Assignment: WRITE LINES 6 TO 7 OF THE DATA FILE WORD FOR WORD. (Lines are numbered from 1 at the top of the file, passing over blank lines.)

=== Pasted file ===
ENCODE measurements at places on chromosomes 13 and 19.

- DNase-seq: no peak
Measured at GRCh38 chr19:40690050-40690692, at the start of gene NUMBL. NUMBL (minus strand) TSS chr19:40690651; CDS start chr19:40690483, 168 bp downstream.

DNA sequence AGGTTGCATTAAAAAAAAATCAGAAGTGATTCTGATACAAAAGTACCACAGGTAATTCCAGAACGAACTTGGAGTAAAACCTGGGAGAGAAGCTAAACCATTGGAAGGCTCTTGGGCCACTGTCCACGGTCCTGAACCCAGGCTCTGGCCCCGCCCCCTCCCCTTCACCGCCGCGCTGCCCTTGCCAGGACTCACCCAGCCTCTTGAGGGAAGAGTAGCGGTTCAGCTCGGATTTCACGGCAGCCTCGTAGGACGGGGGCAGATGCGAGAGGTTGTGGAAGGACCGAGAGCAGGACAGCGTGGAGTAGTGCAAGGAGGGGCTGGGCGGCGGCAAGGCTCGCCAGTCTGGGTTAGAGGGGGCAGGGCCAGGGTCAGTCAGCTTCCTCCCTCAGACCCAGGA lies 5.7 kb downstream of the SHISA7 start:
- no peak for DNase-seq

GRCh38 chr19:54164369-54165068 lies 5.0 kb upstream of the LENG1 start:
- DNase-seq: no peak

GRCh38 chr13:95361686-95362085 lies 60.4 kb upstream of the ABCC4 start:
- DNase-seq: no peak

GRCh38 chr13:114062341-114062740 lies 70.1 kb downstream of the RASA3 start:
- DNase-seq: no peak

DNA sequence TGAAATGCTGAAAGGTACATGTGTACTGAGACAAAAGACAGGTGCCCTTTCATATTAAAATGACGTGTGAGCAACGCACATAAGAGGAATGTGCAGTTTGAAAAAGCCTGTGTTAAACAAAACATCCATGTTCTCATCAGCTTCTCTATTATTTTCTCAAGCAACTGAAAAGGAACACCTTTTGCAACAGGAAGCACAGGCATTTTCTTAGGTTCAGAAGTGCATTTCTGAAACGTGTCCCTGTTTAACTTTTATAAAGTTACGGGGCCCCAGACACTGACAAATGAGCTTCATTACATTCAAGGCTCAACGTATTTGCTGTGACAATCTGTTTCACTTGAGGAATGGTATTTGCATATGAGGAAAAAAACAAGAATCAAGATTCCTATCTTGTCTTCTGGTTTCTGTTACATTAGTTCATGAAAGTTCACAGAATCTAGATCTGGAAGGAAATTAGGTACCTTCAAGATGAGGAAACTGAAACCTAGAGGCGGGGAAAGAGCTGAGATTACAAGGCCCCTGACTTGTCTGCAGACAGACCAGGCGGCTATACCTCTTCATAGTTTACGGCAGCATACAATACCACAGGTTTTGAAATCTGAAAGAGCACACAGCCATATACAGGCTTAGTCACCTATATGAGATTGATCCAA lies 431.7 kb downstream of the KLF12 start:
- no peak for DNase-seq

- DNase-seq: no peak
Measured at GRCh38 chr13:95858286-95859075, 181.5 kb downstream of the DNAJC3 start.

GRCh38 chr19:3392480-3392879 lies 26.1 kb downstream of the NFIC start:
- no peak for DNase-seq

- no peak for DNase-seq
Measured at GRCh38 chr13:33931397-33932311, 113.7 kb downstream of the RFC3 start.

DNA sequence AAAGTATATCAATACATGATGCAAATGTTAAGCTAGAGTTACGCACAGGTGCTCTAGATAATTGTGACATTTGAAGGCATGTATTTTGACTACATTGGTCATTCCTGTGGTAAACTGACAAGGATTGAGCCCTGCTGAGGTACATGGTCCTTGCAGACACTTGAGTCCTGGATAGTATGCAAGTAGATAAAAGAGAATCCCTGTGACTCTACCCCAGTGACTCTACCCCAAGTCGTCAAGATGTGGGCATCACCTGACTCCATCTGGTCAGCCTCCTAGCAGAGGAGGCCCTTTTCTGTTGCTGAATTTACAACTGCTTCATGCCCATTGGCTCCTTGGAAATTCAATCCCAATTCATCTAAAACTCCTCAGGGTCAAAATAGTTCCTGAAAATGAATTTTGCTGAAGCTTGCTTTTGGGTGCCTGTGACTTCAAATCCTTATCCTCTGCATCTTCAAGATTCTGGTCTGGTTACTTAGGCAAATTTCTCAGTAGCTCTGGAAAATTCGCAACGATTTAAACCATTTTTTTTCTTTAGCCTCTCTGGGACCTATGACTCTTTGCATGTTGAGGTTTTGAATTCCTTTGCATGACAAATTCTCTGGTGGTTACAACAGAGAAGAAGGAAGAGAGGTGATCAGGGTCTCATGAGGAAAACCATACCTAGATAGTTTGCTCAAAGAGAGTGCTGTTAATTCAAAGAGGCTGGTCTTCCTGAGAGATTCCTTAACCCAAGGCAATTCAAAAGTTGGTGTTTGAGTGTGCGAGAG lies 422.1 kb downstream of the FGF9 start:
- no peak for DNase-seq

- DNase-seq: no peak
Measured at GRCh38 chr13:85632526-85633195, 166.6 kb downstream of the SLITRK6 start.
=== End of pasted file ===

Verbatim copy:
GRCh38 chr19:54164369-54165068 lies 5.0 kb upstream of the LENG1 start:
- DNase-seq: no peak